In addition to public services, state governments are being by-passed in-so-far as economic policy is concerned. Since 2006, Malaysia has begun to address the need to foster economic growth in different parts of the country. To this end, it has set up a collection of “growth corridors” which are meant to catalyse economic activities outside of the Klang Valley. The idea is an excellent one. However, while useful for planning purposes, these entities still rely on existing federal, state and local government structures for implementation. In addition, because they do not map onto existing states, they require constructing a fourth layer of administration.
Given Malaysia’s mid-sized population, this seems unnecessarily complex and ignores existing capacity at the state level. In fact, most states in Malaysia had their own civil services before the creation of the Federation. Up until recently, state governments possessed clear authority in specific areas and through their economic development corporations have played important roles in diversifying their economies.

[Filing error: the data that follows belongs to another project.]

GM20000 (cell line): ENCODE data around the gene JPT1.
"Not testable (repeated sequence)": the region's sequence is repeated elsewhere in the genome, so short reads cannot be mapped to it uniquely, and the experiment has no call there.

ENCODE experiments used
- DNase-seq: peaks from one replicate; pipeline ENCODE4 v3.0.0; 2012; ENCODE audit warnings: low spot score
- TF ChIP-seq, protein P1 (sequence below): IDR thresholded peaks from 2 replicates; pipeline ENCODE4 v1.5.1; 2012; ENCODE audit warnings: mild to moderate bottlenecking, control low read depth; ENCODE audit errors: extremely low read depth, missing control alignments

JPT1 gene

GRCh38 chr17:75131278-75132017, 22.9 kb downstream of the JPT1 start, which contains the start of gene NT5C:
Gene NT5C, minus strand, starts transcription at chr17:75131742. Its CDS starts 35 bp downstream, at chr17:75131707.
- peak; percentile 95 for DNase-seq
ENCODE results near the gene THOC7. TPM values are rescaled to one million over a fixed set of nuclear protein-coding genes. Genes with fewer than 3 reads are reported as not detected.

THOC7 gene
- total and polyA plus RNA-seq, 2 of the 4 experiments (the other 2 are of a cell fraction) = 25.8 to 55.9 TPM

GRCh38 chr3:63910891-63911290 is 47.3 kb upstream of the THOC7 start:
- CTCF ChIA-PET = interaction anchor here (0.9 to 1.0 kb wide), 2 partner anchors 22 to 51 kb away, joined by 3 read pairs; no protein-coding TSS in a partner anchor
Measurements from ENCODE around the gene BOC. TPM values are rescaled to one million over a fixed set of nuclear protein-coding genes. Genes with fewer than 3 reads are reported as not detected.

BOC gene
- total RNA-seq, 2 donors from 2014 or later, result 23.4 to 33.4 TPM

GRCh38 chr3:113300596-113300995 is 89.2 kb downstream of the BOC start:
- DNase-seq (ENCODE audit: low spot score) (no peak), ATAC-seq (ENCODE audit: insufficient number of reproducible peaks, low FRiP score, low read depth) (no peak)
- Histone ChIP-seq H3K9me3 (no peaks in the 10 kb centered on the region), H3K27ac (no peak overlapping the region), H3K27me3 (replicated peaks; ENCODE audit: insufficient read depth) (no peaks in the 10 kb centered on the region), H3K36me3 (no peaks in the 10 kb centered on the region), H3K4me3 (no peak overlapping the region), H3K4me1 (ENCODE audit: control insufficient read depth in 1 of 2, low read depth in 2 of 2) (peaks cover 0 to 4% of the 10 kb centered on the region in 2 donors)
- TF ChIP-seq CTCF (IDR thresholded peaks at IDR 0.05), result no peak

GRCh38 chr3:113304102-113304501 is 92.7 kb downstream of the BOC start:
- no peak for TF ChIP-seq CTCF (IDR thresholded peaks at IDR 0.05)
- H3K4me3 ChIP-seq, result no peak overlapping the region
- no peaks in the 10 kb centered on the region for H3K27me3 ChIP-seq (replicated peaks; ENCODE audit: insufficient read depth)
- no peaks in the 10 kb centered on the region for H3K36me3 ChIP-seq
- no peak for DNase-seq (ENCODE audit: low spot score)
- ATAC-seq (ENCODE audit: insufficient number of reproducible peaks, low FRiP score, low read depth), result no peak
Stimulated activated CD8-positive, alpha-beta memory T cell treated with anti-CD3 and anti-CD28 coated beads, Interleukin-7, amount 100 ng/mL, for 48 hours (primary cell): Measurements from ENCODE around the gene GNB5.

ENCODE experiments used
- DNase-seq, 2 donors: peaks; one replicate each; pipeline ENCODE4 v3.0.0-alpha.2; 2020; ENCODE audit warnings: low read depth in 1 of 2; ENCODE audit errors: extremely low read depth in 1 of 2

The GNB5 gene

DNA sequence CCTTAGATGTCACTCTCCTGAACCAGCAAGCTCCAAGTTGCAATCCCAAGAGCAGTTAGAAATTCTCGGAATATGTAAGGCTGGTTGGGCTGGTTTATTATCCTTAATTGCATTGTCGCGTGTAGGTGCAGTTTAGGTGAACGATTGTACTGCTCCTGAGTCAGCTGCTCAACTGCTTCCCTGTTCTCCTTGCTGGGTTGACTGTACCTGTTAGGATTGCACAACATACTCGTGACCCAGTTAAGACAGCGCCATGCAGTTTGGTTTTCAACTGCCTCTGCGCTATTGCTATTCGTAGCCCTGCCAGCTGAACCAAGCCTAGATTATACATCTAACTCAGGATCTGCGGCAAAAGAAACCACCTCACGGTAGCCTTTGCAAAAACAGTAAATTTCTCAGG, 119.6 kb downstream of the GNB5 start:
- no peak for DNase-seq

This established structure is not a blessing to be overlooked. Indonesia’s decentralization process in 1999 has been labelled by some as “building the ship while sailing it” – as local government structures had to be set up while responsibilities were being decentralized. Similarly, since 2003, South Korea has had to expend considerable resources at the provincial level in order to be able to disperse industrial activity to other parts of the country.
Given this, state and local levels of government should be allowed more autonomy to pursue economic diversification, encourage efficiency and stimulate creative thinking. While somewhat overlooked, Malaysia’s federal system is one of the country’s many blessings. What is lacking is the political will to entrust decision-making, resource allocation and ultimately responsibility to the institutions and people at lower levels of government.
Francis E. Hutchinson is a visiting research fellow at the Institute of Southeast Asian Studies, Singapore.
This article first appeared at ISEAS Viewpoints